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appoint

appoint

appoint Sentence Examples

  • He was given the right to dispense justice, to coin money and to appoint the bishops in Bavaria.

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  • This board has power to appoint a school director and a superintendent of instruction.

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  • The school committee (who serve gratuitously) appoint the superintendent and supervisors of schools.

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  • The president of the Republic, who is elected for four years by an electoral college, and cannot hold office for more than two successive terms, has a cabinet whose members he may appoint and remove freely, their number being determined by law.

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  • He named one hundred preachers who after his death were to meet once a year, fill up vacancies in their number, appoint a president and secretary, station the preachers, admit proper persons into the ministry, and take general oversight of the societies.

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  • He named one hundred preachers who after his death were to meet once a year, fill up vacancies in their number, appoint a president and secretary, station the preachers, admit proper persons into the ministry, and take general oversight of the societies.

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  • It was the general practice to appoint two or three to sit together (Van Espen, pars iii.

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  • It was further proposed to appoint one regiment of redif cavalry to each redif division.

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  • But the achievements of the two civil agents were less noteworthy; and in 1905 it was agreed that, in view of the financial necessities of the provinces, the other great powers should each appoint delegates to a financial commission with extensive powers of control in fiscal matters.

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  • The national executive appoints and removes the prefects of the departments and the sub-prefects of the provinces, and the prefects appoint the gobiernadores of the districts.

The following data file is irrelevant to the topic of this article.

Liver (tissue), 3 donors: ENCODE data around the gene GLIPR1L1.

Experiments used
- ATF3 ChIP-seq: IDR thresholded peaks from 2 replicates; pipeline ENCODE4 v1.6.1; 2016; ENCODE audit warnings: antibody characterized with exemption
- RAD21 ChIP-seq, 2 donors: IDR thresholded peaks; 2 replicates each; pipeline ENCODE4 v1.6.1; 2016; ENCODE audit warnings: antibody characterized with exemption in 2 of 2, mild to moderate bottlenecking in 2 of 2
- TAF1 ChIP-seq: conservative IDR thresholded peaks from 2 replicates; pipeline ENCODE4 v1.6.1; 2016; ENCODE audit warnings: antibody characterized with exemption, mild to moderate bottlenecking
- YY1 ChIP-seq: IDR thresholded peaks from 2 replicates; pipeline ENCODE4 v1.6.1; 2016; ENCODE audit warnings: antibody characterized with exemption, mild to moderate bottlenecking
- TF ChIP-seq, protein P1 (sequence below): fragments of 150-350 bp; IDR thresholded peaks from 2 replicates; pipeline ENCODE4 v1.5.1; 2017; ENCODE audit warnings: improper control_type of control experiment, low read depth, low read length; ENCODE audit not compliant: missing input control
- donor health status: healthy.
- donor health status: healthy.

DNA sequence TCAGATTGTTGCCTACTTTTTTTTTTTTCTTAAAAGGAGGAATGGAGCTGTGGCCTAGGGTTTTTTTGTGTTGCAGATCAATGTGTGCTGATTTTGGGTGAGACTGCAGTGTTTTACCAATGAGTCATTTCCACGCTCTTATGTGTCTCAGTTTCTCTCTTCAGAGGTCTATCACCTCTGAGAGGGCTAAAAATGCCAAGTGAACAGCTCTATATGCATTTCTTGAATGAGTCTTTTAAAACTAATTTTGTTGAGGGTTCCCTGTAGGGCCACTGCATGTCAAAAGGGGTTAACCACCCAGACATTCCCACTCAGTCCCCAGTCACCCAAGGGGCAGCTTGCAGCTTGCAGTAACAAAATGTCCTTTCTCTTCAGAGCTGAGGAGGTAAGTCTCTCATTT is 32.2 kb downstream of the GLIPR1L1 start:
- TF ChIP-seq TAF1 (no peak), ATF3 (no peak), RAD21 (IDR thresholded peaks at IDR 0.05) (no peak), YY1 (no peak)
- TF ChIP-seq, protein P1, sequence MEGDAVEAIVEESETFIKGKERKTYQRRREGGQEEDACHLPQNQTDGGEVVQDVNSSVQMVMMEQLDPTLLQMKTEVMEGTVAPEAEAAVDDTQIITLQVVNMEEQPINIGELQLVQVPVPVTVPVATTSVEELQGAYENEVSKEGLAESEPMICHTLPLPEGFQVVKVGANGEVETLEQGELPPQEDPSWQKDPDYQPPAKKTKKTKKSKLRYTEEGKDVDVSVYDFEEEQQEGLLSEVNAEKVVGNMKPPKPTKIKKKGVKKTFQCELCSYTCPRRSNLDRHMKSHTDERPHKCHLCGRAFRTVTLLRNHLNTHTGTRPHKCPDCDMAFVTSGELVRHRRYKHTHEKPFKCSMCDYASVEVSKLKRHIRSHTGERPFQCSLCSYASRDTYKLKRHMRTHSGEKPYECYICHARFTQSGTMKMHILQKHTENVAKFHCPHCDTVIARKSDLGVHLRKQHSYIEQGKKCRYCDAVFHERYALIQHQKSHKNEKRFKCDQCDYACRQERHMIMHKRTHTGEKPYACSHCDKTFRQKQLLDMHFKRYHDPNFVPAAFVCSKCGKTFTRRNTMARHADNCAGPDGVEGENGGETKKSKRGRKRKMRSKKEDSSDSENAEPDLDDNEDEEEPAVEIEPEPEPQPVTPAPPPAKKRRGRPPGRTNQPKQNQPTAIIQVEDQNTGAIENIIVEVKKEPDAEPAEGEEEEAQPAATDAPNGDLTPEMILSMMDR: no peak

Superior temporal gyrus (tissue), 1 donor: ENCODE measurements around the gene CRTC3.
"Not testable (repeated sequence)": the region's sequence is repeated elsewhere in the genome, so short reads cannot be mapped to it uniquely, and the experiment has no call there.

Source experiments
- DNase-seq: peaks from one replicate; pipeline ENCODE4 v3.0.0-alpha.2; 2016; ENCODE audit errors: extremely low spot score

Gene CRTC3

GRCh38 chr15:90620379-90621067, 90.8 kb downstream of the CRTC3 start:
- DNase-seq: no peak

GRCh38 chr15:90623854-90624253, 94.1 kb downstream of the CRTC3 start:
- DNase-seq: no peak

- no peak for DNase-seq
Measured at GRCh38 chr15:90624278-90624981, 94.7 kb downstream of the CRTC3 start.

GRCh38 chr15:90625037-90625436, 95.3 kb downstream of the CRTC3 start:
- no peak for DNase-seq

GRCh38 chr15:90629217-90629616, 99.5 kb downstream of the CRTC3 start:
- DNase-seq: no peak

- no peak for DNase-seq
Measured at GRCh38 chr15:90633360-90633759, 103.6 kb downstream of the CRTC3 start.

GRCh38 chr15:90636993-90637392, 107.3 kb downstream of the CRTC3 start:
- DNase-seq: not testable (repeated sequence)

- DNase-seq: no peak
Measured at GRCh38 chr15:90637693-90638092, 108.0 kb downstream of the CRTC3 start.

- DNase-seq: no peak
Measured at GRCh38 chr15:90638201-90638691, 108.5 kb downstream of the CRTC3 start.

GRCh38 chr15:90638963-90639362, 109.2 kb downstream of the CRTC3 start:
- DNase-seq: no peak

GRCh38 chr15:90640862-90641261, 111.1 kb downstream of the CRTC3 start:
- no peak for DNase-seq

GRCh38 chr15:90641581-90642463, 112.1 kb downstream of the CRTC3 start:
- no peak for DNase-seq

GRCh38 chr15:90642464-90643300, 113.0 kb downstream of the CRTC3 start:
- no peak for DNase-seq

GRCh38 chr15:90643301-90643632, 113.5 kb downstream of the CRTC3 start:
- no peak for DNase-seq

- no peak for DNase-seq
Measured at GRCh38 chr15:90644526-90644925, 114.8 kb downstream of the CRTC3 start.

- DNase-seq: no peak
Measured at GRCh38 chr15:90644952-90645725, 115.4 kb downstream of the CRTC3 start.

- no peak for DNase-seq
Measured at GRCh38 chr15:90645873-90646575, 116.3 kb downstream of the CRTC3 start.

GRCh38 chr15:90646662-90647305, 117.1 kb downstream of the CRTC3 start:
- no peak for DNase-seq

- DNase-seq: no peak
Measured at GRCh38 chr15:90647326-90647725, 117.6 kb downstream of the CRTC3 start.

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  • In 743, however, the mayors decided to appoint a king in the person of Childeric III., who was apparently connected with the Merovingian family.

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  • The sultan determined henceforth to appoint Greeks to the principalities as more likely to be subservient to his will than the natives hitherto appointed.

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  • The king; met them half way by inviting the majority to appoint a committee to settle the army question provisionally, and a committee was formed, which included Szell, Apponyi, Count Istvan Tisza.

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  • Afterwards, Davis himself, as president of the Confederate states, was to appoint many volunteer officers.

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  • The bishop or, failing him, the metropolitan, was to see such legacies properly paid and applied and might appoint persons to administer the funds (Pollock and Maitland, op. cit.

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  • When he is an emperor, a king, or a president of a republic, it is not expected that he will act personally; he may appoint a delegate or delegates to act on his behalf, and avail himself of their labours and views, the ultimate decision being his only in name.

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  • Rumours of a reactionary plot by Austria and the Jesuits against Pius, induced him to create a national guard and to appoint Cardinal Ferretti as secretary of state.

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  • 2 The narrative is of some value as it shows that while it was possible to appoint any one as a priest, since Micah, like David, appointed one of his own sons (xvii.

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  • The exemption from the jurisdiction of the sheriff was recognized in England by the Sheriffs Act 1887, which provides that the sheriff of a county shall appoint a deputy at the expense of the lord of the liberty, such deputy to reside in or near the liberty.

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  • In all other respects the council, provided that it kept within the limits of the laws the administration of which was entrusted to it, was to be entirely independent of the Ottoman government, free to appoint and dismiss its own officials from highest to lowest, and to carry on its administration on such lines as it thought best.

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  • wished to appoint him canon of Windsor, but the prime minister, Lord Liverpool, objected; Sumner received instead a royal chaplaincy and librarianship, and other preferments quickly followed, till in 1826 he was consecrated bishop of Llandaff and in 1827 bishop of Winchester.